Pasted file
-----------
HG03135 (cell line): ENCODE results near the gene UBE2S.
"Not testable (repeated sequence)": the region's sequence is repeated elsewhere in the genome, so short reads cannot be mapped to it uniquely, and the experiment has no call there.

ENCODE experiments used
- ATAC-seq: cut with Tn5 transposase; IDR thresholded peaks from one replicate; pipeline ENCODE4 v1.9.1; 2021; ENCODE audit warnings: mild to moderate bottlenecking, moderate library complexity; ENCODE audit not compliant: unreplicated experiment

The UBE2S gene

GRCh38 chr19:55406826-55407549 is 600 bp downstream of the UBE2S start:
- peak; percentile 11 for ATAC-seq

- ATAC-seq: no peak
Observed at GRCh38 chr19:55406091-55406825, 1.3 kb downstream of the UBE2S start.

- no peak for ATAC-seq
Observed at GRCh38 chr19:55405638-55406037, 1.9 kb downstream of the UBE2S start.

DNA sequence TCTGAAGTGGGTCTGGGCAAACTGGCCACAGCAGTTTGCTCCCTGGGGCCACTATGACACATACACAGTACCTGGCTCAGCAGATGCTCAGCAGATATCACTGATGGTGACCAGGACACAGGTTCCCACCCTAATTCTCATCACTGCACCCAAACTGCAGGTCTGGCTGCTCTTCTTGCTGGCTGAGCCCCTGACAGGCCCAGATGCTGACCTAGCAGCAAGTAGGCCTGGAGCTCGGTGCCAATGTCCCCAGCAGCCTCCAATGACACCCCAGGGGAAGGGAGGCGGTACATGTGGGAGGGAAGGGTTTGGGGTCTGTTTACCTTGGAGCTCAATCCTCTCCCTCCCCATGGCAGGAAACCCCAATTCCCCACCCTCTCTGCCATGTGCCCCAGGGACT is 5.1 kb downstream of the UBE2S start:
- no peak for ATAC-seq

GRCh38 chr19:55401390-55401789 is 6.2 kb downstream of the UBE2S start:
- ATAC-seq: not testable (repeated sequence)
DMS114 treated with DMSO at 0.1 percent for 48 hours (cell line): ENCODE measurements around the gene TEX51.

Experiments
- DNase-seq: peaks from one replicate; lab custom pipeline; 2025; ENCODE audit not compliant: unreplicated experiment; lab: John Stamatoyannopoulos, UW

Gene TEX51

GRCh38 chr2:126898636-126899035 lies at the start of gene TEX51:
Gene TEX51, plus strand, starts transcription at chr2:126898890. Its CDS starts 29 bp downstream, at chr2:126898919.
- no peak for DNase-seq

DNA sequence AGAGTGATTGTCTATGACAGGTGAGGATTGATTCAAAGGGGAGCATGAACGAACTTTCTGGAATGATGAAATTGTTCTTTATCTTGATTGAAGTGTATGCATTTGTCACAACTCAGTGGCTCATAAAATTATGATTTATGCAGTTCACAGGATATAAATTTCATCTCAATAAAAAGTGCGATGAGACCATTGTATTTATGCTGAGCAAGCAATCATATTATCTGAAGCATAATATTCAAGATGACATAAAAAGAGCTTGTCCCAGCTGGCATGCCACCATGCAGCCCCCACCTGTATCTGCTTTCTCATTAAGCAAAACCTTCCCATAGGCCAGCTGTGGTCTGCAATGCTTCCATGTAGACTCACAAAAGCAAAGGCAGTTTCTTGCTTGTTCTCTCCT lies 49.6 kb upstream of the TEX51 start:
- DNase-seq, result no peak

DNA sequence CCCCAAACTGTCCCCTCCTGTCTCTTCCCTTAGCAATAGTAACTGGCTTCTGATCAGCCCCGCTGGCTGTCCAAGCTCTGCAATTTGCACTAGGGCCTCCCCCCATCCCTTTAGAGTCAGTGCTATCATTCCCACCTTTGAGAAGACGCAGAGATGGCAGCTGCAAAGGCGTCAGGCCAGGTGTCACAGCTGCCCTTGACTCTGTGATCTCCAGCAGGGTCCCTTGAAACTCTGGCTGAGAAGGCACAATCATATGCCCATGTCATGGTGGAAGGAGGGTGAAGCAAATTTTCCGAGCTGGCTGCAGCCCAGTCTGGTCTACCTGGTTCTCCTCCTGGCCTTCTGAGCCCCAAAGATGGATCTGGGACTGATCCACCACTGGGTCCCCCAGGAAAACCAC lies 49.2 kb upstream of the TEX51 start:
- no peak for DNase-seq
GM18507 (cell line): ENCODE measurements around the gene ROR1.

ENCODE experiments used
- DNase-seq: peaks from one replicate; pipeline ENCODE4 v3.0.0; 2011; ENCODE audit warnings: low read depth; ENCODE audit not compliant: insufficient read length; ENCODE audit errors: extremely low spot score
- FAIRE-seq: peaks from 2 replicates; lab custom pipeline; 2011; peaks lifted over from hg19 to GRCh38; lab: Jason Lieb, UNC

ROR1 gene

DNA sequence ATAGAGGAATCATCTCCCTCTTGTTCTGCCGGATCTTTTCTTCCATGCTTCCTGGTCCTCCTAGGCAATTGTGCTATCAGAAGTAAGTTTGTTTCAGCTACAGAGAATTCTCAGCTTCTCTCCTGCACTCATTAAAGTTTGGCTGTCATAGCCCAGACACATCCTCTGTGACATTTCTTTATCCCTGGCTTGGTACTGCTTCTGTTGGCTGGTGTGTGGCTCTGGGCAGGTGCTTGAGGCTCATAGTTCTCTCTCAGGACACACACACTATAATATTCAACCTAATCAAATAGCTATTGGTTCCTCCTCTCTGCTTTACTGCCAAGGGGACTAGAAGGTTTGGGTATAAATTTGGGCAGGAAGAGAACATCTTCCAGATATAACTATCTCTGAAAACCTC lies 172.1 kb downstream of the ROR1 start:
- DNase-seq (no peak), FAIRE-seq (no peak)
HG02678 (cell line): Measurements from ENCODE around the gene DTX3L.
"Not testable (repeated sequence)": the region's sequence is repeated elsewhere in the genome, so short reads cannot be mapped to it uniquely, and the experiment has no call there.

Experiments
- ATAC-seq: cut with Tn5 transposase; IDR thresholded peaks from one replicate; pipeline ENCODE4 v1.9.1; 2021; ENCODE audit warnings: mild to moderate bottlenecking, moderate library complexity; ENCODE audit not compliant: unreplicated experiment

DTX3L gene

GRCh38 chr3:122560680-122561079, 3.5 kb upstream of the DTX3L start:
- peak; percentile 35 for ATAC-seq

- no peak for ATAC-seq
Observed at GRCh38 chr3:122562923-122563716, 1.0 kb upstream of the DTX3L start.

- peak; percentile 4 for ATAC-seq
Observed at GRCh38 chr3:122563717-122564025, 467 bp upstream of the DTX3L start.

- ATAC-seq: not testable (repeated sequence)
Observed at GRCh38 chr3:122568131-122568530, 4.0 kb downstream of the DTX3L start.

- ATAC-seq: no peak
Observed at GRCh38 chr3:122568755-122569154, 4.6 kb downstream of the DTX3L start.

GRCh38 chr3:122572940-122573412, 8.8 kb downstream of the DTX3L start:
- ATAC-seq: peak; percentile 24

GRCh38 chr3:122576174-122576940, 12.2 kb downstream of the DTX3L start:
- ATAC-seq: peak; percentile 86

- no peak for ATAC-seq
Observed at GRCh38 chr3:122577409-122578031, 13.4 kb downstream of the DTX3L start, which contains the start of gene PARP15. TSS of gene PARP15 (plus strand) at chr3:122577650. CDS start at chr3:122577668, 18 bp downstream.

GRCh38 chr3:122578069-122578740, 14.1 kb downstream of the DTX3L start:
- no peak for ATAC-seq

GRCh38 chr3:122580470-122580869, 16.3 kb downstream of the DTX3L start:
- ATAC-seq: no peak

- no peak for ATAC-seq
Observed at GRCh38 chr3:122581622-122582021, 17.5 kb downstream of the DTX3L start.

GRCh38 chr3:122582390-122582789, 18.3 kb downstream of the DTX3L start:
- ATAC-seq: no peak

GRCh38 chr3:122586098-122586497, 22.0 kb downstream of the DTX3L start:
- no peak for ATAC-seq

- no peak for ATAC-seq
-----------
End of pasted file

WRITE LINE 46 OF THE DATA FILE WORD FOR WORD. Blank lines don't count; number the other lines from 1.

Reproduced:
Observed at GRCh38 chr3:122568131-122568530, 4.0 kb downstream of the DTX3L start.